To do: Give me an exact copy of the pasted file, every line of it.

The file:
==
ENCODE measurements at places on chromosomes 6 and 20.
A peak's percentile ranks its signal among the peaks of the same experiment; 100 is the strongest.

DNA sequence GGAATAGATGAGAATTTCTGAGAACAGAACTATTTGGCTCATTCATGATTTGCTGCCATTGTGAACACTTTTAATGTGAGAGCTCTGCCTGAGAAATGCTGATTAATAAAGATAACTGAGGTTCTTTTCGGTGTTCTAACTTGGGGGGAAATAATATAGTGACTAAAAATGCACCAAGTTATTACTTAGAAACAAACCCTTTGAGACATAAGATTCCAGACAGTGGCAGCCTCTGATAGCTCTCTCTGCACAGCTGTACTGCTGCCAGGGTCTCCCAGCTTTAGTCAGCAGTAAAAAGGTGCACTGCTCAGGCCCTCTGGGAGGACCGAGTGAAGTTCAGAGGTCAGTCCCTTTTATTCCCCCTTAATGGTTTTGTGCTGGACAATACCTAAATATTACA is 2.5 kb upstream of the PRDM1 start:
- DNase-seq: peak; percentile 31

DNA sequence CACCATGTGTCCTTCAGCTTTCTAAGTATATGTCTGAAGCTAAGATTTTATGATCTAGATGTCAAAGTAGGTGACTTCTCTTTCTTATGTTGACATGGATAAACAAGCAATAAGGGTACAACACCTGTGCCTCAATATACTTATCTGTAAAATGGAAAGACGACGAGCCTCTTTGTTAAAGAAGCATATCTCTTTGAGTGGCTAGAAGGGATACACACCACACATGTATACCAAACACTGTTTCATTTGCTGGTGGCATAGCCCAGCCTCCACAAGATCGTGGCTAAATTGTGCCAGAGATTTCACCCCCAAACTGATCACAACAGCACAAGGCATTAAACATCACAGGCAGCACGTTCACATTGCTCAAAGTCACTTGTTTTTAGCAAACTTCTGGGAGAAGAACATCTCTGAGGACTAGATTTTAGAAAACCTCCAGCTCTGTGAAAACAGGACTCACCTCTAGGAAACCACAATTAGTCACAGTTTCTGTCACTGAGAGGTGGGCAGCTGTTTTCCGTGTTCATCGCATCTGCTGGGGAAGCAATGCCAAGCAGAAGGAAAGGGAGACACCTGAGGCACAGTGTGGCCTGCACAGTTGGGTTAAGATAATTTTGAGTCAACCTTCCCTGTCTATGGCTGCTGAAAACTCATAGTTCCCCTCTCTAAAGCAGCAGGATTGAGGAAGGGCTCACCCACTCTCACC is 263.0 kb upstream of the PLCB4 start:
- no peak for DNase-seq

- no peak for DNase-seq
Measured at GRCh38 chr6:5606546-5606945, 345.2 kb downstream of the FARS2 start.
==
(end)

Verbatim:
ENCODE measurements at places on chromosomes 6 and 20.
A peak's percentile ranks its signal among the peaks of the same experiment; 100 is the strongest.

DNA sequence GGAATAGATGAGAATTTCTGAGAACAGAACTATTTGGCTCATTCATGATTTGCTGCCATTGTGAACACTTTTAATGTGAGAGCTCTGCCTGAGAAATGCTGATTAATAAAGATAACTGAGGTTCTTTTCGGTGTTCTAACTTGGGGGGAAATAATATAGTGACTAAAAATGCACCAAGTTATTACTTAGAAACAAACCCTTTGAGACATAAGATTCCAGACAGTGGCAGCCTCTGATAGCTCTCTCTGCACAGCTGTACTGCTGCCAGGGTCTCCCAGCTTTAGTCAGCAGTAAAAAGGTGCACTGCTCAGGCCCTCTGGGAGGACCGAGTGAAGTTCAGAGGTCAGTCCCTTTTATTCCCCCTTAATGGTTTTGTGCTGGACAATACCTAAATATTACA is 2.5 kb upstream of the PRDM1 start:
- DNase-seq: peak; percentile 31

DNA sequence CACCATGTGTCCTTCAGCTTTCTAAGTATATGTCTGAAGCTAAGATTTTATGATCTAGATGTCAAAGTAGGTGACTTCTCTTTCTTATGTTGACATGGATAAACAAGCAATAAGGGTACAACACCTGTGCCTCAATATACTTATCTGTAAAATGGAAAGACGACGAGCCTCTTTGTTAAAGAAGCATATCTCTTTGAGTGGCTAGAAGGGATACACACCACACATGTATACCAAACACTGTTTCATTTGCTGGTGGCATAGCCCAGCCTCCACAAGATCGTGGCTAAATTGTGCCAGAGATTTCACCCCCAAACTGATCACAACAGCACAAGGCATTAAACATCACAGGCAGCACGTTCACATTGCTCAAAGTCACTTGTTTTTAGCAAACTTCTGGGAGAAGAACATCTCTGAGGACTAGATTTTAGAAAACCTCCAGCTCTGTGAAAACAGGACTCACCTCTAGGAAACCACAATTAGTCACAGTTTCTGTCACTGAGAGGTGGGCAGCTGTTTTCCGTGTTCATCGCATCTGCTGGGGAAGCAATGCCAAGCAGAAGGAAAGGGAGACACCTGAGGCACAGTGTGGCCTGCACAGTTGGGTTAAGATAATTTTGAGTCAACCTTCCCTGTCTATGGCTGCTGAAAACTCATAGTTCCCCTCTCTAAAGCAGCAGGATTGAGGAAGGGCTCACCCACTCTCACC is 263.0 kb upstream of the PLCB4 start:
- no peak for DNase-seq

- no peak for DNase-seq
Measured at GRCh38 chr6:5606546-5606945, 345.2 kb downstream of the FARS2 start.